Teachers have rejected claims from the Education Secretary that bureaucracy is being reduced in classrooms.
A potential collision course was set after an ill-tempered exchange at Holyrood where John Swinney was accused of having “completely lost the confidence of the teaching profession”.
The Perthshire MSP was questioned on classroom capacity after a survey by the EIS union found 87% of respondents said their workload increased during the 2016-17 school year and 19% would not recommend the profession.
The research was released days after the union signalled it could order strikes unless action is taken to increase pay.
Labour’s education spokesman Iain Gray said: “This week, the EIS survey showed that over 86% of teachers are telling us their workload has increased in the last year, not decreased as the Cabinet Secretary has claimed.
“Does the Cabinet Secretary understand that he has completely lost the confidence of the teaching profession?”
Mr Swinney said the government had simplified the controversial Curriculum for Excellence in the past year and taken steps to reduce teachers workload, including reducing bureaucracy in schools and evidence from inspectors showed “workload is reducing as a consequence”.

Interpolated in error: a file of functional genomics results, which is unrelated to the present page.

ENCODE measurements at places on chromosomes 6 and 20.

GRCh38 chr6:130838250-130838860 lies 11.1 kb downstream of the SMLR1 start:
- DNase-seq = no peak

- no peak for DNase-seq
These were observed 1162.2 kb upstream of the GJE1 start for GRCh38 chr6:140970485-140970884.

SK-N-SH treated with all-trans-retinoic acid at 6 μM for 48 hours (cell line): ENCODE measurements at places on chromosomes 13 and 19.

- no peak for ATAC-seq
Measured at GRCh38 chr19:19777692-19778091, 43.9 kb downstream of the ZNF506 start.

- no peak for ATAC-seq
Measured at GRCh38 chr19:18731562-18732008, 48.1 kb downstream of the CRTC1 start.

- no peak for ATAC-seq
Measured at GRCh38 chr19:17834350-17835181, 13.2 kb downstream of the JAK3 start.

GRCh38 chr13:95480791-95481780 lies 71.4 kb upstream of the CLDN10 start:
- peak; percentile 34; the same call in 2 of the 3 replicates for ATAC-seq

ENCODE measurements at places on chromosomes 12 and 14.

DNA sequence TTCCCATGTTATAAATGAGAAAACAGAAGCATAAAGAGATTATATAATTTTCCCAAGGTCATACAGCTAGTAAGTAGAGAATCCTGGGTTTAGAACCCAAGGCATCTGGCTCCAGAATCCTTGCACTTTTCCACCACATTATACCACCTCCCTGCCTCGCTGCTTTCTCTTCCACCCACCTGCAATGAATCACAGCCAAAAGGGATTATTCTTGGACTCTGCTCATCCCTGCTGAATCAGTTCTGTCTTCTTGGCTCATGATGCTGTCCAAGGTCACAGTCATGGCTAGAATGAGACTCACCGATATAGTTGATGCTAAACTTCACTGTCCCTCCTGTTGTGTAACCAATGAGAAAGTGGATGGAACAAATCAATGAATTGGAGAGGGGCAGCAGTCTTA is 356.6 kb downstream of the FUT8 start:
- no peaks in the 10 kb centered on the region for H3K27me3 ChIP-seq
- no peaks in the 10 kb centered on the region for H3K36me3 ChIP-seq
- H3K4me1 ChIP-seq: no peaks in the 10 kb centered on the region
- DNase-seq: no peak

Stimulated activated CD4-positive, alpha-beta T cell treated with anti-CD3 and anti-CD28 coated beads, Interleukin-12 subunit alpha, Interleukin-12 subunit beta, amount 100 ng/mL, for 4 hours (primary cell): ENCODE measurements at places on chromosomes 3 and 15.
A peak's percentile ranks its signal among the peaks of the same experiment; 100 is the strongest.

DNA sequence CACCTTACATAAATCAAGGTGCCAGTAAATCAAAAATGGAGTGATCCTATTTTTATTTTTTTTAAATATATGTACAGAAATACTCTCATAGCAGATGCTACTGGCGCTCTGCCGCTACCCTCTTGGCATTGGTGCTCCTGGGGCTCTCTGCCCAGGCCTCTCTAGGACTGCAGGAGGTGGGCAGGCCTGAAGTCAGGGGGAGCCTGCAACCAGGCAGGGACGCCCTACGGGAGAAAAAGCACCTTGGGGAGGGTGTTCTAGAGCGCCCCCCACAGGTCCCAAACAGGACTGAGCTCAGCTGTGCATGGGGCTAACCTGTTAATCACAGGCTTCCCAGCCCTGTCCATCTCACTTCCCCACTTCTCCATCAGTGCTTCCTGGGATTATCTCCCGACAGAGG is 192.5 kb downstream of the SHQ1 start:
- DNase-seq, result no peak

He added: “Of course, the EIS is free to publish the survey evidence it wishes but I’m also to free to put into parliament evidence that members of parliament should take seriously.”
An EIS spokeswoman argued teachers have not seen “sufficient evidence” to back up Mr Swinney’s claims as being true.
She said: “This survey, which is based on responses from a representative sample of EIS members, indicates that the intended reductions in bureaucracy and workload are not being delivered at school level.
“While the Scottish Government has made strong statements about its desire to cut excessive workload, teachers have not yet seen sufficient evidence that this is actually happening in their schools.”
There are 4,000 fewer teachers in Scotland than when the SNP took power and the spokeswoman claimed that a combination of high workload, declining resources, reductions in staff numbers and real-term cuts in teachers’ pay could lead to a “major crisis of morale” that would make recruitment difficult.